Handling cookies in ASP .NET

Handling cookies in ASP .NET
How to create a cookie, how to get the value stored in a cookie, set the lifetime, path and domain for a cookie, edit a cookie, delete a cookie, remove subkeys from a cookie...

Here’s a tutorial that shows you how to use cookies in ASP .NET. I’m not going to explain the role of cookies in web applications or cover any other theoretical aspect of cookies. There are many (similar) ways to handle cookies in ASP .NET. I’m only going to show you one of the ways, my way. Oh, and we’re going to use C#, although the code can be adapted to Visual Basic .NET easily.

How to create a cookie.

Here’s a new cookie named cakes.

HttpCookie myCookie = new HttpCookie("cakes");

We created the cookie but there are no keys with values in it, so for now it’s useless. So let’s add some:

myCookie.Values.Add("muffin", "chocolate");

myCookie.Values.Add("babka", "cinnamon");

We also need to add the cookie to the cookie collection (consider it a cookie jar ):


How to get the value stored in a cookie.

Here’s how to get the keys and values stored in a cookie:


The output to using this with the previous created cookie is this: “muffin=chocolate&babka;=cinnamon”.

However, most of the time you’ll want to get the value stored at a specific key. If we want to find the value stored at our babka key, we use this:


Set the lifetime for a cookie.

You can easily set the time when a cookie expires. We’ll set the Expires property of myCookie to the current time + 12 hours:

myCookie.Expires = DateTime.Now.AddHours(12);

This cookie will expire in twelve hours starting now. You could as well make it expire after a week:

myCookie.Expires = DateTime.Now.AddDays(7);

Also note that if you don’t set a cookie’s expiration date & time a transient cookie will be created – a cookie which only exists in the current browser instance. So if you want the cookie to be stored as a file you need to set this property.

Setting the cookie’s path.

Sometimes you’ll want to set a path for a cookie so that it will be available only for that path in your website (ex.: www.geekpedia.com/forums). You can set a cookie’s path with the Path property:

myCookie.Path = "/forums";

Setting the domain for a cookie.

Perhaps instead of using http://www.geekpedia.com/forums path style to your forums, you would use a subdomain like http://forums.geekpedia.com. The Domain property should do it:

myCookie.Domain = "forums.geekpedia.com";

How to edit a cookie.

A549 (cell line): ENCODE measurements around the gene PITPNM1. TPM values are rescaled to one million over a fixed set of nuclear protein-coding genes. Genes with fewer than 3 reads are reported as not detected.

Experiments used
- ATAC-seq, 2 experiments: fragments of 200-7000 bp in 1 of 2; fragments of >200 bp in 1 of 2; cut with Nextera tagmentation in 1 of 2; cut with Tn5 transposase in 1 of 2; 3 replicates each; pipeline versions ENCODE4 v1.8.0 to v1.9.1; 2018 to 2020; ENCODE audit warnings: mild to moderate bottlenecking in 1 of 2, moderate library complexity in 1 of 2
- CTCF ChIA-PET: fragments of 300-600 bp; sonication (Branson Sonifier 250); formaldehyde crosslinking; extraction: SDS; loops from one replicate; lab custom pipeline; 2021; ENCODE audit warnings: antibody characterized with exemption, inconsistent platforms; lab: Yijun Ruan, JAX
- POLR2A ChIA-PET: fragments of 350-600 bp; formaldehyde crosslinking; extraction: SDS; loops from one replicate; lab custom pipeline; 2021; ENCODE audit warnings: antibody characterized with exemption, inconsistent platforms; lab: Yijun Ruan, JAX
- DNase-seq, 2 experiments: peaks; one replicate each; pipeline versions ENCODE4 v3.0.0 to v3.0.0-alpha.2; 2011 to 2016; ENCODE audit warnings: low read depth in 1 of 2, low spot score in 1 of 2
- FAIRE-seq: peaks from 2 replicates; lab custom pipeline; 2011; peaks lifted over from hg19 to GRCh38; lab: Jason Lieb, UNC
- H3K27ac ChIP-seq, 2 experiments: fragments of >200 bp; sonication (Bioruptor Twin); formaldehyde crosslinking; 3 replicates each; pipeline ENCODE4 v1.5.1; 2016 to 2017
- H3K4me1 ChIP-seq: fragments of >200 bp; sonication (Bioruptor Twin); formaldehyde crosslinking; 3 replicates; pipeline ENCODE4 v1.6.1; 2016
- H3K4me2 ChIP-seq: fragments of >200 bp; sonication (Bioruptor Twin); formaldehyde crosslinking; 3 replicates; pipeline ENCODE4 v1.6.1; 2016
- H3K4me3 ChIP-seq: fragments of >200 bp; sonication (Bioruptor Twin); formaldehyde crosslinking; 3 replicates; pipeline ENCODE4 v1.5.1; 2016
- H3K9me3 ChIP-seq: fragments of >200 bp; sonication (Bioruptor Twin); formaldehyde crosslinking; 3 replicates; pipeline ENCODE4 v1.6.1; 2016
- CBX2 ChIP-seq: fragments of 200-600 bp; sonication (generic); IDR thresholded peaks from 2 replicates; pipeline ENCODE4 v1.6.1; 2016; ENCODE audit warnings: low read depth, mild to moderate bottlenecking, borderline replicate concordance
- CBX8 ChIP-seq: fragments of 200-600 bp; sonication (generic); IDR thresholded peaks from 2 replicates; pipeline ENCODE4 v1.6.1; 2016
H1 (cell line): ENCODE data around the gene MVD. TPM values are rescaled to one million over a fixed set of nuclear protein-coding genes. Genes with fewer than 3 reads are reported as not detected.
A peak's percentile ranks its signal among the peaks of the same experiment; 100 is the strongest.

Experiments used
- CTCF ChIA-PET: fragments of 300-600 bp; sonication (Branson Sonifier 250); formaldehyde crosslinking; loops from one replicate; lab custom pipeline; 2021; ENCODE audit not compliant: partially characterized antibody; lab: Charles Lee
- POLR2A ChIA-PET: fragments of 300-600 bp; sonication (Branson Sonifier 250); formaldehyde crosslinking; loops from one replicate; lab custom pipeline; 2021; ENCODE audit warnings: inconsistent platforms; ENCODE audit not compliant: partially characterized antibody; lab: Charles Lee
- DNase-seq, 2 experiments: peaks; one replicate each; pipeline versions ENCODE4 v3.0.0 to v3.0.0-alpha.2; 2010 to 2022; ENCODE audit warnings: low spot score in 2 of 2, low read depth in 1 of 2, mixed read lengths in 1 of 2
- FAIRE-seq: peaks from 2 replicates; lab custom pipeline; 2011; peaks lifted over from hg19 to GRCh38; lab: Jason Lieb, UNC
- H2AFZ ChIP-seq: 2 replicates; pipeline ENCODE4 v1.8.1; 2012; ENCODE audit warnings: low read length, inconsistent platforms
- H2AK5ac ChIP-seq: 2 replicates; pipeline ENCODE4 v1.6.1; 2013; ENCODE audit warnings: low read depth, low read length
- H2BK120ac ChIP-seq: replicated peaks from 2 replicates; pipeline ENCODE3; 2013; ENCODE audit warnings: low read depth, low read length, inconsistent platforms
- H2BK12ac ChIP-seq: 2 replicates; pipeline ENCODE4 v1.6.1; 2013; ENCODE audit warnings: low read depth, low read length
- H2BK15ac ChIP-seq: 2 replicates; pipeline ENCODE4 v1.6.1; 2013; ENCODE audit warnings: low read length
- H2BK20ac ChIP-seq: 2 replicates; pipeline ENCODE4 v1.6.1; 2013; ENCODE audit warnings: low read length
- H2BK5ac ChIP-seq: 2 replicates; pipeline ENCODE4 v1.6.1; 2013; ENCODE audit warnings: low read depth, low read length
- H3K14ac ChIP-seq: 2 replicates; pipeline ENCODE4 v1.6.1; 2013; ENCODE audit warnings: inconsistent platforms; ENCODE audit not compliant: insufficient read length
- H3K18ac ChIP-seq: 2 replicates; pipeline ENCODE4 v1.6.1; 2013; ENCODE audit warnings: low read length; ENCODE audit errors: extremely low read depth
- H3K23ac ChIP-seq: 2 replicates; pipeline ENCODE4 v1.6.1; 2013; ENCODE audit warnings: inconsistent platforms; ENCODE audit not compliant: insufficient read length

You don’t actually edit a cookie, you simply overwrite it by creating a new cookie with the same key(s).

How to destroy / delete a cookie.

There’s no method called Delete which deletes the cookie you want. What you can do if you have to get rid of a cookie is to set its expiration date to a date that has already passed, for example a day earlier. This way the browser will destroy it.

myCookie.Expires = DateTime.Now.AddDays(-1);

How to remove a subkey from a cookie.

This is one of the problems I encountered with cookies. Fortunately I found an answer on MSDN. You can use the Remove method:


However, you don’t usually remove a subkey immediatly after creating it, so first we need to retrieve the cookie, remove the subkey and then add it back to the Cookies collection:

// Get the cookie from the collection (jar)

myCookie = Request.Cookies["cakes"];

// Remove the key 'babka'


// Add the cookie back to the collection (jar)


// See what's in the cookie now


Of course I suppose you used the code we created earlier (the one with the chocolate muffin and the cinnamon babka), therefore if you test the code now you’ll see the result is ‘muffin=chocolate’ – we got rid of the babka!

Nathan Pakovskie is an esteemed senior developer and educator in the tech community, best known for his contributions to Geekpedia.com. With a passion for coding and a knack for simplifying complex tech concepts, Nathan has authored several popular tutorials on C# programming, ranging from basic operations to advanced coding techniques. His articles, often characterized by clarity and precision, serve as invaluable resources for both novice and experienced programmers. Beyond his technical expertise, Nathan is an advocate for continuous learning and enjoys exploring emerging technologies in AI and software development. When he’s not coding or writing, Nathan engages in mentoring upcoming developers, emphasizing the importance of both technical skills and creative problem-solving in the ever-evolving world of technology. Specialties: C# Programming, Technical Writing, Software Development, AI Technologies, Educational Outreach

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